There exists a tendency after a loss to assign blame to the manager. Some people go so far as to blame the manager exclusively for the loss (we’re looking at you, NoMaas). Yes, sometimes it is the manager’s fault. Most times, though, it’s everyone’s fault — and the manager just doesn’t help things.
Yes, I’m referring to Torre’s decision to bring out Pettitte for the seventh. Now, let’s be clear: I’m not saying “Joe’s an idiot” or anything of that nature. I’m just pointing out that sending him out for the seventh, after a 21-pitch, two-run sixth, was a questionable move.
I do understand why he did it, though, at least to an extent. Pettitte was well under 100 pitches — 81 to be precise. He had been pitching well until the sixth, so it’s tough to just yank a guy with a relatively low pitch count in that situation. Plus, the pitcher’s spot was due up next. Of course, that shouldn’t factor into the decision; you roll out Vizcaino for the sixth and pinch hit for him in the bottom of the inning (which is what ended up happening, anyway).
His shaky sixth turned out to be a sign of things to come. I mean, when you walk the pitcher (and Francis didn’t even take the bat off his shoulders) to start the inning, you know you’re in trouble. And then came the monster shot to Holliday. Okay, just a home run. They happen. It’s a shame that walking the pitcher led to it being a two-run shot, but that’s baseball. However, following the home run Pettitte allowed a double to Helton, and a single to Atkins that mercifully ended with Helton being gunned down at the plate (though the call was questionable).
If Helton is called safe there, does Pettitte come out for the seventh? Does he get pulled right then and there? I really need to know the answer to those questions. Because if Torre intended to pull Pettitte if that run scored, I don’t understand the logic in leaving him in. It was a very close play, and the call could have gone either way. So there’s no reason to base that on the actual outcome of the play (run, no run). You have pretend that the run scored, and base your decision on that, because if you do that play over again 10 times, chances are Helton is safe five of them.
But who knows what Torre’s intentions were at that point. One would have to think, though, that if that was Mike Mussina, he’d have been pulled after the Helton double.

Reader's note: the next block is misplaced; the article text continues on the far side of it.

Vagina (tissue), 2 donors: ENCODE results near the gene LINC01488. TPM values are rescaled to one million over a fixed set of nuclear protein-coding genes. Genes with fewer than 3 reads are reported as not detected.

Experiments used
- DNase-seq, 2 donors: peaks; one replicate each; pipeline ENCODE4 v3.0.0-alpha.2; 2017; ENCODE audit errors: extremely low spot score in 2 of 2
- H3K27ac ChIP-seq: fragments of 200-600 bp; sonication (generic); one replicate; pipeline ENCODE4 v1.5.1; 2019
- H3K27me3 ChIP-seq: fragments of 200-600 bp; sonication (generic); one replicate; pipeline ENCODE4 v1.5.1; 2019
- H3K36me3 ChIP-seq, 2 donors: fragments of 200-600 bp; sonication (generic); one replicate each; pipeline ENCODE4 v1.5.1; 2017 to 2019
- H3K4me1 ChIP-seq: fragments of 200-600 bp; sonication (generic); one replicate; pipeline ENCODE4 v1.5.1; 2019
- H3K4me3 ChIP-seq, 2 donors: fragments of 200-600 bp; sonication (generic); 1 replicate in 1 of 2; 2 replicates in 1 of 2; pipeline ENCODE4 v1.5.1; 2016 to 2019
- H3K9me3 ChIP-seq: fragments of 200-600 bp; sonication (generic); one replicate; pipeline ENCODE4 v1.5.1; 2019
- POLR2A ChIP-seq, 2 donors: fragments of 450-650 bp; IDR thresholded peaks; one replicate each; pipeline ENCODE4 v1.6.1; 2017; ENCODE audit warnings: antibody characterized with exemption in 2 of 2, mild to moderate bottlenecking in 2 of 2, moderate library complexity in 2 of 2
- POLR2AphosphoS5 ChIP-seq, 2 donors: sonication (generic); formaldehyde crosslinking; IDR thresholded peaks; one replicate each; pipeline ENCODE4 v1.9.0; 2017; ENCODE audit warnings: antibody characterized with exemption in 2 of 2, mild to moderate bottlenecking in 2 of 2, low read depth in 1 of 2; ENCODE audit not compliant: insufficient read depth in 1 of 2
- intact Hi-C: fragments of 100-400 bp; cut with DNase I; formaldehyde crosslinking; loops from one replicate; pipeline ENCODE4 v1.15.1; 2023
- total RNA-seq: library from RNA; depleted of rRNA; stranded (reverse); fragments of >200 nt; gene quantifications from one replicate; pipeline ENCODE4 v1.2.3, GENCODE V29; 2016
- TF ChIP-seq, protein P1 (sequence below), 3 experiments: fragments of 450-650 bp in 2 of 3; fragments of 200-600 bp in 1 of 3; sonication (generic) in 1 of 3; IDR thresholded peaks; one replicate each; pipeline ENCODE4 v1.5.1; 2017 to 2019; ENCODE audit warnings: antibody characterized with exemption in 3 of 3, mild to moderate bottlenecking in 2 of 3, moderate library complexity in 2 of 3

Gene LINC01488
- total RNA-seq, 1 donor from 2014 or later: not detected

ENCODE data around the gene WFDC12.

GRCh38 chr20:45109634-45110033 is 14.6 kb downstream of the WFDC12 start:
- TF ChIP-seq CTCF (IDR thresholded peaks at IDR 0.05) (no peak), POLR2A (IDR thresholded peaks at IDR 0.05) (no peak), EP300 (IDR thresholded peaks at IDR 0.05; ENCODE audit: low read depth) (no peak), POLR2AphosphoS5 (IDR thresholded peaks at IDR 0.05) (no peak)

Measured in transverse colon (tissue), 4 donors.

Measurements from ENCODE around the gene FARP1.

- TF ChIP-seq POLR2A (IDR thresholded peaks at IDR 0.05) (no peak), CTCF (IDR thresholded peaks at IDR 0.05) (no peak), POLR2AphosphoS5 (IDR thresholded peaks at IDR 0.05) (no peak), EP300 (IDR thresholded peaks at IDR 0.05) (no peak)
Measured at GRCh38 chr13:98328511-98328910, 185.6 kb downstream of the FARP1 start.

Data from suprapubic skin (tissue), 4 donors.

The real blame of last night, however, goes to the offense. At least they hit a little on Tuesday and just couldn’t put anything together. Fine. Over the course of 162 games, that’s going to happen. You’re going to leave guys stranded sometimes. Last night, though, the Yanks offense was just shut down. Five hits, two walks, and just two extra base hits (though they were strung back to back and represented the only run of the game).
After that inning, though, the Yanks went quietly. They went 1-2-3 in both the 7th and the 8th, and the only runner to reach in the 9th was Alex on his second walk of the night. It’s pretty apparent that the Rockies are going to pitch around him when they can, which puts the onus on Abreu to get on base (giving them one less place to put Alex) and Posada to make them pay for the walks. Neither happened last night.
Roger vs. Rodrigo Lopez tonight, who is absolutely tearing things up (3-0, 2.90 ERA). He’s only made seven starts, though, so we’re talking about a small sample. And he may be getting lucky, too: he’s way below his (excellent) career walk rate (1.56 per nine vs. 2.70 per nine career, but throwing the same strike percentage (63%). He also holds a 6.02 ERA against the Yankees in 121 innings. But it’s useless pointing these things out; the Yankees have to win this game, regardless of who is on the mound.
Photo: Eric Gay/AP